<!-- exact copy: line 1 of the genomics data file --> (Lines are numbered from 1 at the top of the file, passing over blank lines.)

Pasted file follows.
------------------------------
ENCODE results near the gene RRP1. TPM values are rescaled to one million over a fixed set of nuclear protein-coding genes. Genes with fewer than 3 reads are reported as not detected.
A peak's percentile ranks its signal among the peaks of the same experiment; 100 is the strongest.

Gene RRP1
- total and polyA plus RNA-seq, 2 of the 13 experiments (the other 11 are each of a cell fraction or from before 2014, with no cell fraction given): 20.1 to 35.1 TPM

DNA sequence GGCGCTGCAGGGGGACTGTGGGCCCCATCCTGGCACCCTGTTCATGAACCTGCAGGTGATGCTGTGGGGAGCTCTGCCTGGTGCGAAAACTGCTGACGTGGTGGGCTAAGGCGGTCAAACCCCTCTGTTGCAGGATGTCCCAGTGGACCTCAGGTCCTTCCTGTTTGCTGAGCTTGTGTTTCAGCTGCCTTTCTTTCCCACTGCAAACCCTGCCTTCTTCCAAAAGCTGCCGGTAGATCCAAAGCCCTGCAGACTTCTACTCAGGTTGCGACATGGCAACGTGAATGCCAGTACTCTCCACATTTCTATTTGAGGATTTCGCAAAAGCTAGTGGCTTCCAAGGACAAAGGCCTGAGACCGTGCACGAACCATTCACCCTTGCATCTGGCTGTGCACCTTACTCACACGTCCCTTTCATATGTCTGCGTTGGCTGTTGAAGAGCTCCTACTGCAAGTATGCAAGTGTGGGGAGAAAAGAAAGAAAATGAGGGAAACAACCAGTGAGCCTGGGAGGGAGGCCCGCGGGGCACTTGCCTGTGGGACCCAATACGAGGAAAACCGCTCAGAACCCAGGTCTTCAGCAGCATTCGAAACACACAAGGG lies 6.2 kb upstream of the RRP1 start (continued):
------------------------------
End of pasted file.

ENCODE results near the gene RRP1. TPM values are rescaled to one million over a fixed set of nuclear protein-coding genes. Genes with fewer than 3 reads are reported as not detected.